Entering college can feel like traversing into uncharted territory. The terrain is vaguely familiar, the food a little strange and sometimes the pack too heavy. Luckily, this new territory comes ready-made with guides who are there to help students create the right map for their college journeys and beyond.

Academic advisers can be key amongst those guides, easing the transitions into, through and after college, and making sure students make the most of their educational opportunities. First-year advisers help connect students to St. Thomas and find their place within it while major advisers provide in-depth explanations of a major’s requirements and bridge college experiences with real-world settings.

“Advising can be so much more than navigating the system,” said Mike Klein, a faculty member in Justice and Peace Studies who advises first-year students and majors. “It can be vocational discernment, even trying to figure out your purpose and vision for life, the steps you’re taking toward that dream. Of course, that’s hard to do in 20 minutes, but when we have longer conversations, I love getting into that territory.”

Connecting to resources

First-year advisers help navigate the switch from high school to higher education. They connect students with resources they might not know are available and make sure students have the necessary academic skills. Training serves as an introduction new advisers and a refresher for those returning. Done each August, the training session details graduation requirements and resources around campus.

Kanishka Chowdhury, director of the American culture and difference minor, said checking in early in the semester is important to get students the help they need earlier on.

“Most of the time, things are fine,” Chowdhury said. “But if you don’t have the meeting … someone might fall through the cracks. Mid-October, it’s too late. … A little conversation can really straighten things out.”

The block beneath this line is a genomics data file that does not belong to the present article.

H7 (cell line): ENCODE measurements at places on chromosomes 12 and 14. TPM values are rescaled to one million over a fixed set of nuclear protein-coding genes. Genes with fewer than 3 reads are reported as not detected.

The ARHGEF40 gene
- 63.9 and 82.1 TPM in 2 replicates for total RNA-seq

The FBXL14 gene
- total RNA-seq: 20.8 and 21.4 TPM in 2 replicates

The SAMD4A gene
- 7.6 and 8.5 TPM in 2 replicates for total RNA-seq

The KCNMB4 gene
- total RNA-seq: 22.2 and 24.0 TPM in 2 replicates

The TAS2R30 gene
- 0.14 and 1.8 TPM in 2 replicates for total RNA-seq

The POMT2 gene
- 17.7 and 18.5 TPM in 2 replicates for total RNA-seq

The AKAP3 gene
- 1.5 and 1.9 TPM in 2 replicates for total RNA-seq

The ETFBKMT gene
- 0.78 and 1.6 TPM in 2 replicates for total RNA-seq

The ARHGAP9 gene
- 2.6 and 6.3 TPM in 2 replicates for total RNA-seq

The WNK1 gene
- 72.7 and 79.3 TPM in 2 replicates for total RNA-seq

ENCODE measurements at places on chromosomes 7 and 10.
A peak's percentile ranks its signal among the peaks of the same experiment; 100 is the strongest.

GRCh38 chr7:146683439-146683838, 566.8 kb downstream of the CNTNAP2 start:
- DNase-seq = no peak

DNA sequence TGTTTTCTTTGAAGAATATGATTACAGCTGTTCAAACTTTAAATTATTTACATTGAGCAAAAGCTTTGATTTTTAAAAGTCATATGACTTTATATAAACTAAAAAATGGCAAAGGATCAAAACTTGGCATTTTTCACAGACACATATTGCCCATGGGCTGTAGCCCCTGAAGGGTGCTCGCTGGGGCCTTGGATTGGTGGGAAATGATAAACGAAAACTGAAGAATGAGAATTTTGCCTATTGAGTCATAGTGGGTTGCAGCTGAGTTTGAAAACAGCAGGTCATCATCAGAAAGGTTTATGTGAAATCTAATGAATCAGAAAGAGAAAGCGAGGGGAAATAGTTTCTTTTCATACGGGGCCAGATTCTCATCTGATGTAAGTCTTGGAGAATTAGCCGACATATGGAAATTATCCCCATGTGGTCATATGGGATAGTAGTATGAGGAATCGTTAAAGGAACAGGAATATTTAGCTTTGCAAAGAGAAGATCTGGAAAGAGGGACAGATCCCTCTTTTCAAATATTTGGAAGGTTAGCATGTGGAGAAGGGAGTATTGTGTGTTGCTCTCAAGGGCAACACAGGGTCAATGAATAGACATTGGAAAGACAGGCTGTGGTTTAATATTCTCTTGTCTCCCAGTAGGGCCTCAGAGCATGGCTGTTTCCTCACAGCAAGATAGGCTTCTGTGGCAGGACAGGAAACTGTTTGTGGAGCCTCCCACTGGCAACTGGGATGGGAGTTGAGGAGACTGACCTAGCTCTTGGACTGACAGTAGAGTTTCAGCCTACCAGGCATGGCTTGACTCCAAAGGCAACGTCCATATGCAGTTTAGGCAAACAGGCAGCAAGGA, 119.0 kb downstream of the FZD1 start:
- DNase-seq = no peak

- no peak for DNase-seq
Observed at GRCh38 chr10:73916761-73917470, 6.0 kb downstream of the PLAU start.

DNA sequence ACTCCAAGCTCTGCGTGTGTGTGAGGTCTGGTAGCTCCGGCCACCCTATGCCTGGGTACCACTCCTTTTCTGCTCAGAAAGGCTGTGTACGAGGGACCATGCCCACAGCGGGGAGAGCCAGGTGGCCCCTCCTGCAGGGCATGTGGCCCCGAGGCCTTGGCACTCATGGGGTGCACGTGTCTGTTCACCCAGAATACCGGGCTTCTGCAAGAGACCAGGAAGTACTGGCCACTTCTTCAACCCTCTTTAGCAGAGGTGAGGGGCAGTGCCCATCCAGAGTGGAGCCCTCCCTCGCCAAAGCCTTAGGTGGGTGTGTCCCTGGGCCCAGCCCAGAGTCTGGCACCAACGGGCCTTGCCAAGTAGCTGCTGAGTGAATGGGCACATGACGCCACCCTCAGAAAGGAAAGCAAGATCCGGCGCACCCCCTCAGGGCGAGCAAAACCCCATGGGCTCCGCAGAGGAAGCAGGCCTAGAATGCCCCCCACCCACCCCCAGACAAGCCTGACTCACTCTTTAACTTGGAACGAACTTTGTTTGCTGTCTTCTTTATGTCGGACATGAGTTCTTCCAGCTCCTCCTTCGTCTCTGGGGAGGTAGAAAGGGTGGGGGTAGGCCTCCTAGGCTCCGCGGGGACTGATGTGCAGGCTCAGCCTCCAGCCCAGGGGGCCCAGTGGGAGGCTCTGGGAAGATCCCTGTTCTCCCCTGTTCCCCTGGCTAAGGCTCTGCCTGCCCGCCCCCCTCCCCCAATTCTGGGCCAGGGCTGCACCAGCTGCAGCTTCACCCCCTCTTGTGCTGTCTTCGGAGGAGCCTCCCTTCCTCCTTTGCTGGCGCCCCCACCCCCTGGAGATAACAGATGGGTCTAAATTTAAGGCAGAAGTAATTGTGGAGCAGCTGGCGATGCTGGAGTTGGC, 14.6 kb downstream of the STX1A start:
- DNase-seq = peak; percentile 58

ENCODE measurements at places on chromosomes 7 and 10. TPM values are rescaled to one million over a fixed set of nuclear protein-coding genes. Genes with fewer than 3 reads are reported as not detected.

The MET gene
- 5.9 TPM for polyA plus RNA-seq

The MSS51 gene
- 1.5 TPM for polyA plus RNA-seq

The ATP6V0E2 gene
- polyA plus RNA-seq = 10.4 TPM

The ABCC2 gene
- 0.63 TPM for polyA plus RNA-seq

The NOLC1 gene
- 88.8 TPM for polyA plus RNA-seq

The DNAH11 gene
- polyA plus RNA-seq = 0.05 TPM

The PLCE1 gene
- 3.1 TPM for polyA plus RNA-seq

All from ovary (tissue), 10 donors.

He added that common problems for some first-year students are study habits, knowing how to communicate with professors and adjusting to residential life on campus. In that regard, the resources often recommended to students are the Office of Academic Counseling and Support, the Center for Writing, the Mathematics Resource Center and residential advisers.

Even when academic advisers are helping with a problem, they often are also making sure the student is building skills to help themselves in the future. Melissa Loe, associate chair and associate professor in the Mathematics Department, said when she helps her first-year advisees, she’s not just solving problems for them.

“I don’t necessarily go behind the scenes and say, ‘Let me find that out for you, and I’ll get back to you.’ It’s more, ‘Well, I think you could ask these people. Shall we call them?’ ‘I’d send an email to this person and this person. Do you know how to find their email addresses?’” Loe said.

On the flip side, knowing what’s happening behind the scenes can help professors be more cognizant of what’s happening in students’ day-to-day lives.

“When you teach several classes of students, it’s easy to lose track of what the experience is for students coming straight from high school,” said Heather Shirey, associate professor of art history. “I feel like advising helps me keep that in focus as well; it helps me understand the whole life of the student, not just the performance of that student in one class.”

Learning the student

While advising is an obvious component of being an adviser, being a good listener is perhaps equally important.

“It’s a big, holistic, generic approach until we get to know them well,” Klein said. “In the first meeting, I’m hoping to hear their story – their hopes and dreams and what they’re about so that I can be a better adviser down the road.”